Replacing TV watching with exercise could promote healthy aging

A hand holding a remote control, pointing it toward a TV

June 20, 2024 – People may be able to improve their chances of healthy aging if they substitute sedentary behaviors such as watching TV with physical activity, according to a study by Harvard T.H. Chan School of Public Health researchers.

The study, published in the journal JAMA Network Open, was featured in a June 11 CNN article.

The researchers analyzed data from more than 45,000 participants in the Nurses’ Health Study who were aged 50 years or older and free of major chronic diseases in 1992. Using data from the following 20 years, the researchers measured the impact of sedentary behaviors on healthy aging, which was defined as living until at least 70 years old, not having any major chronic diseases, and not having any impairment in memory, physical function, or mental health. They found that each additional two hours of sitting to watch TV each day was associated with a 12% decrease in the odds of healthy aging. In contrast, adding two hours of light physical activity each day was associated with a 6% increase in the odds of healthy aging.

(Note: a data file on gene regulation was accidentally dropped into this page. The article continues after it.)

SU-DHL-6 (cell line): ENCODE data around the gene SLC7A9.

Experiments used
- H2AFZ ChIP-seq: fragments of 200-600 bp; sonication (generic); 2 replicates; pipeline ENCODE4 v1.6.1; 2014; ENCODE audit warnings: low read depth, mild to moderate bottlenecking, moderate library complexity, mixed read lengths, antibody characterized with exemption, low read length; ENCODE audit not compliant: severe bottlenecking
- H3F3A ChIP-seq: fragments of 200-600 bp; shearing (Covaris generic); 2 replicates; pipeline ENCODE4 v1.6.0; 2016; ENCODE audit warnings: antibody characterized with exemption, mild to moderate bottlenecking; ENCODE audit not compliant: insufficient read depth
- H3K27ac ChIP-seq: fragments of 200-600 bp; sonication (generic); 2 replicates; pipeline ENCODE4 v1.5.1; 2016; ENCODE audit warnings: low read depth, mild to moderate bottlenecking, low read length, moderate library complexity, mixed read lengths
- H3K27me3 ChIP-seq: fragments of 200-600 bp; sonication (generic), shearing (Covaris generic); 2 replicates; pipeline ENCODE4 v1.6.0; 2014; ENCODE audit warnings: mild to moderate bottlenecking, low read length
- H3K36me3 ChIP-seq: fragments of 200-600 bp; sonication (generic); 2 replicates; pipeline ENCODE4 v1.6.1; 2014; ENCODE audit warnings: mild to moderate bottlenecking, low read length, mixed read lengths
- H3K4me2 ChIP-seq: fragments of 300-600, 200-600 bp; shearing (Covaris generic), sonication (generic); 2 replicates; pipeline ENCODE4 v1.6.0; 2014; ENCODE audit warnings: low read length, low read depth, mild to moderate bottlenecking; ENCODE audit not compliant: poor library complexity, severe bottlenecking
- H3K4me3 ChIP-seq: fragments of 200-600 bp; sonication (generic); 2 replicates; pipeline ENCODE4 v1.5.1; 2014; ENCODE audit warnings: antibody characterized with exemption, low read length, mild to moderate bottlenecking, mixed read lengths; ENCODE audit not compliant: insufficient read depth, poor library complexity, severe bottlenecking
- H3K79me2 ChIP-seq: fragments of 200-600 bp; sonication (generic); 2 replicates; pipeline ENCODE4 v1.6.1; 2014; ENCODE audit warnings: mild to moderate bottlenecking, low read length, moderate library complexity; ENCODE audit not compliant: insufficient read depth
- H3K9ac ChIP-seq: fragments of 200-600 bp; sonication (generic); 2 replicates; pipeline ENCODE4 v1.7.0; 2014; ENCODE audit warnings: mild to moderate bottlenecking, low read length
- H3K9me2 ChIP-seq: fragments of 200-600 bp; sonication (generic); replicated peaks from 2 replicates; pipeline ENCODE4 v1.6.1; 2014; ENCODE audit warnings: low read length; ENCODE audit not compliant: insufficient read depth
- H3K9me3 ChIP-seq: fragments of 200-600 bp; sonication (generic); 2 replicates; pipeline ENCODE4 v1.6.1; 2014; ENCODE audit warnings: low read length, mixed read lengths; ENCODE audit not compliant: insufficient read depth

“Our take-home message is that replacing TV time with light physical activity, moderate-to-vigorous physical activity, and sleep (for participants with inadequate sleep) is beneficial to healthy aging,” said senior author Molin Wang, associate professor in the Department of Epidemiology.

Other Harvard Chan School co-authors of the study were Hongying Shi, Frank Hu, Tianyi Huang, Eva Schernhammer, Walter Willett, and Qi Sun.

Read the study: Sedentary Behaviors, Light-Intensity Physical Activity, and Healthy Aging

Read the CNN article: Why stop watching so much TV? It affects how you age, new study says

– Jay Lau

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